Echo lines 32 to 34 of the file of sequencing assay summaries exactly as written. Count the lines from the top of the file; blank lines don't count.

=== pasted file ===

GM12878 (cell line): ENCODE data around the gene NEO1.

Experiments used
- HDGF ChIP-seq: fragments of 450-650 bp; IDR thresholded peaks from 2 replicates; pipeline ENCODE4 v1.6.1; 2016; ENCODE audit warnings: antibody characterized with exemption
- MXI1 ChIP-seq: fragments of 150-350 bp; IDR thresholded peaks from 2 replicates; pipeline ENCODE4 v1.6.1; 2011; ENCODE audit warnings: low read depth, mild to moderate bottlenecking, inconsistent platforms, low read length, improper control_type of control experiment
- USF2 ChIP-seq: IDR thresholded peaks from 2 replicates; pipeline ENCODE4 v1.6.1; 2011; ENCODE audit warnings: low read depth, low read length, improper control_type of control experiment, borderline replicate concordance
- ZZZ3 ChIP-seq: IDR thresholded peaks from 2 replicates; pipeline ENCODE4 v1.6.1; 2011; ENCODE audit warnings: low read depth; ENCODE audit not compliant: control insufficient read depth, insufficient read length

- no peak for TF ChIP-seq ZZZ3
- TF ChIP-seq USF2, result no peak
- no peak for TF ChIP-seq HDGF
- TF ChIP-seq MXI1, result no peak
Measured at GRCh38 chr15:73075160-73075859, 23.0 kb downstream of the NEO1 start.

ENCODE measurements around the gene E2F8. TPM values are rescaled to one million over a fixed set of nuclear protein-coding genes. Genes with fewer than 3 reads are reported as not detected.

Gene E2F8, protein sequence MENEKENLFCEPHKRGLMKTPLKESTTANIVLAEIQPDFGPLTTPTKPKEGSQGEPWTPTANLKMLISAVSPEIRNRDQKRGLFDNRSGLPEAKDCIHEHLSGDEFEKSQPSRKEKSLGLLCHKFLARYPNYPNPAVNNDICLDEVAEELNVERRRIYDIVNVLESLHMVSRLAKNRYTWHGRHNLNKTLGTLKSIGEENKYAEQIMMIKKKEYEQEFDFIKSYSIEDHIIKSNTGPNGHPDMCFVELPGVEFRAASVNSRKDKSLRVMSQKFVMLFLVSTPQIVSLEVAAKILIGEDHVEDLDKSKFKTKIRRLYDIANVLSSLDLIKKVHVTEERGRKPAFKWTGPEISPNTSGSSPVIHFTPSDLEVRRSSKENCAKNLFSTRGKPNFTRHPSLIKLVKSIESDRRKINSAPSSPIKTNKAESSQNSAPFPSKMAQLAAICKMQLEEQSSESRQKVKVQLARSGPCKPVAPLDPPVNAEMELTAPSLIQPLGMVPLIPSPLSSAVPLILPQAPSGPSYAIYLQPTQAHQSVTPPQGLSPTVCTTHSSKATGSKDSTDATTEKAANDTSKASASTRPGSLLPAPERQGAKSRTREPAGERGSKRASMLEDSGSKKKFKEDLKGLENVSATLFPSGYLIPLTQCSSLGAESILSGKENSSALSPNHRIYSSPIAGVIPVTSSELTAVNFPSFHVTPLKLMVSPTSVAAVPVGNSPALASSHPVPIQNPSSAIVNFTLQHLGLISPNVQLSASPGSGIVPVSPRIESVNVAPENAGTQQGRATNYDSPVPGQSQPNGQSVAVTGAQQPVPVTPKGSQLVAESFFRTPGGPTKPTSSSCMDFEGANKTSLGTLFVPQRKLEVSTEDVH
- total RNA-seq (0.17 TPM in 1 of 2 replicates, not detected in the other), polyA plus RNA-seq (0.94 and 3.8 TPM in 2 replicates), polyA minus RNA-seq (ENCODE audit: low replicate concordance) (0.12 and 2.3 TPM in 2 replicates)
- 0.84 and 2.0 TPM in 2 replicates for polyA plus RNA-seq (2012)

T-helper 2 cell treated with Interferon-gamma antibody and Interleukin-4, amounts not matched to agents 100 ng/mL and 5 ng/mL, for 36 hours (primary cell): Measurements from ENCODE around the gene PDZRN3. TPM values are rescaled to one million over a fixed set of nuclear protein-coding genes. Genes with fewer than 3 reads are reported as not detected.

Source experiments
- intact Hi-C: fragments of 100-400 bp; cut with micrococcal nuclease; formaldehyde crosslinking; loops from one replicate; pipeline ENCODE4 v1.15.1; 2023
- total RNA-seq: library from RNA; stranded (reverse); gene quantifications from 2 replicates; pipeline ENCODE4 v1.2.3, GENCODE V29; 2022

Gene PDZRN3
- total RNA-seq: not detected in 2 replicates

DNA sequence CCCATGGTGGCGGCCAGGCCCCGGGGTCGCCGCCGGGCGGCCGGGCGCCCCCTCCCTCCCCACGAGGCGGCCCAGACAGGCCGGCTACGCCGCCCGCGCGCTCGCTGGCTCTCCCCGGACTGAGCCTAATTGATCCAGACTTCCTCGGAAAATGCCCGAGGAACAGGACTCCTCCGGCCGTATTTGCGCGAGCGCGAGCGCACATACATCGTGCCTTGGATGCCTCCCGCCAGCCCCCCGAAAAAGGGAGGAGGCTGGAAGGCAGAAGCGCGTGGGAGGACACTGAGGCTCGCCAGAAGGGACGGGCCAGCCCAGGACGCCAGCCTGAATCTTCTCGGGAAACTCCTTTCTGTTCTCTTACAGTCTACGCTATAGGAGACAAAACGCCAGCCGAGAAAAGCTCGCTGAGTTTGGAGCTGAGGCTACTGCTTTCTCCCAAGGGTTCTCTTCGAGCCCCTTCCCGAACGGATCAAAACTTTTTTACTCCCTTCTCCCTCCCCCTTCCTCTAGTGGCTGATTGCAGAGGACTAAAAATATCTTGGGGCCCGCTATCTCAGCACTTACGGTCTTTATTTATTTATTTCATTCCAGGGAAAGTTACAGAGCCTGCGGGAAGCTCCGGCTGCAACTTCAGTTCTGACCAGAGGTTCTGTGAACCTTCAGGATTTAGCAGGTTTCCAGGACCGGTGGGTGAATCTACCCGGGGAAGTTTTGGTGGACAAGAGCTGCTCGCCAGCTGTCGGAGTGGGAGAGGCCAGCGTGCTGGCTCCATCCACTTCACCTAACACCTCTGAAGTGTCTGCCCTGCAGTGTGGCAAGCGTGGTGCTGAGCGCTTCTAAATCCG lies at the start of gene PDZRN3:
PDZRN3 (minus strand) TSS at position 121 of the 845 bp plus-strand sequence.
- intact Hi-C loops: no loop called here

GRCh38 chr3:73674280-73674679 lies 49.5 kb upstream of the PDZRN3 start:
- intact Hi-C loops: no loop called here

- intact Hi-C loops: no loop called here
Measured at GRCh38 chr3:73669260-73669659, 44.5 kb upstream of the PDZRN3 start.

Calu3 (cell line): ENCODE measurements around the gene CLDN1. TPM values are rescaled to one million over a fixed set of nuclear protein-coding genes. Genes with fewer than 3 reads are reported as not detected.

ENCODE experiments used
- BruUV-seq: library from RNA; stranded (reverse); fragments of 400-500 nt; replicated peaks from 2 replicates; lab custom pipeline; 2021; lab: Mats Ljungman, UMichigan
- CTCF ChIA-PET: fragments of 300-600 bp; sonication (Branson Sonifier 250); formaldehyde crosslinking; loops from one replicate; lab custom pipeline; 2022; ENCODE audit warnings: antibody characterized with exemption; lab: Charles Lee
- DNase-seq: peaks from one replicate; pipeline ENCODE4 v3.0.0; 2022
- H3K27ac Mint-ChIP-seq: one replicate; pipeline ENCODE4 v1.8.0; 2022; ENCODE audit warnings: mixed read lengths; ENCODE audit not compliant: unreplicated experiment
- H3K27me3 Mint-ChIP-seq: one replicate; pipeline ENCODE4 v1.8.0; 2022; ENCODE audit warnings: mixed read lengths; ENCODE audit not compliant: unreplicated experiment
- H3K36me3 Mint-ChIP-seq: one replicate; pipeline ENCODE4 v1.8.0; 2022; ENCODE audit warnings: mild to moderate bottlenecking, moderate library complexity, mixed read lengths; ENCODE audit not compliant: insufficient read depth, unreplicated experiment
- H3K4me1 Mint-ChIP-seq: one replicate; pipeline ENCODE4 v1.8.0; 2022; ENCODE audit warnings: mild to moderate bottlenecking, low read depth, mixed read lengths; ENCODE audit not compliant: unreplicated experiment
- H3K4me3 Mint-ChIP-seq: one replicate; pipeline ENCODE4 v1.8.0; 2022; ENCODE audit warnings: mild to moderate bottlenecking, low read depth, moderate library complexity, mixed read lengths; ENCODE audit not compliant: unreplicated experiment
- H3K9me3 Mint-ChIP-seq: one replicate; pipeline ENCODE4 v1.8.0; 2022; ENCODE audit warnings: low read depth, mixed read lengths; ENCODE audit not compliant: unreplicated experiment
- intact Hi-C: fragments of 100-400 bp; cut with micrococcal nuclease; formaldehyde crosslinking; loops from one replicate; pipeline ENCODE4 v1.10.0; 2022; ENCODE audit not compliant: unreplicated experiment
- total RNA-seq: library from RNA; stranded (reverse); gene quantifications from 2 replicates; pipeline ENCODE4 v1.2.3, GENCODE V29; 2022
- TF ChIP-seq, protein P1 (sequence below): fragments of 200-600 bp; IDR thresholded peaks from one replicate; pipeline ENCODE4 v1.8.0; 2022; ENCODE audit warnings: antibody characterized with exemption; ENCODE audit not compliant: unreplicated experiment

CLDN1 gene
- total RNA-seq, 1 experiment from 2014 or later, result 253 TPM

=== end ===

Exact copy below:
- CTCF ChIA-PET: fragments of 300-600 bp; sonication (Branson Sonifier 250); formaldehyde crosslinking; loops from one replicate; lab custom pipeline; 2022; ENCODE audit warnings: antibody characterized with exemption; lab: Charles Lee
- DNase-seq: peaks from one replicate; pipeline ENCODE4 v3.0.0; 2022
- H3K27ac Mint-ChIP-seq: one replicate; pipeline ENCODE4 v1.8.0; 2022; ENCODE audit warnings: mixed read lengths; ENCODE audit not compliant: unreplicated experiment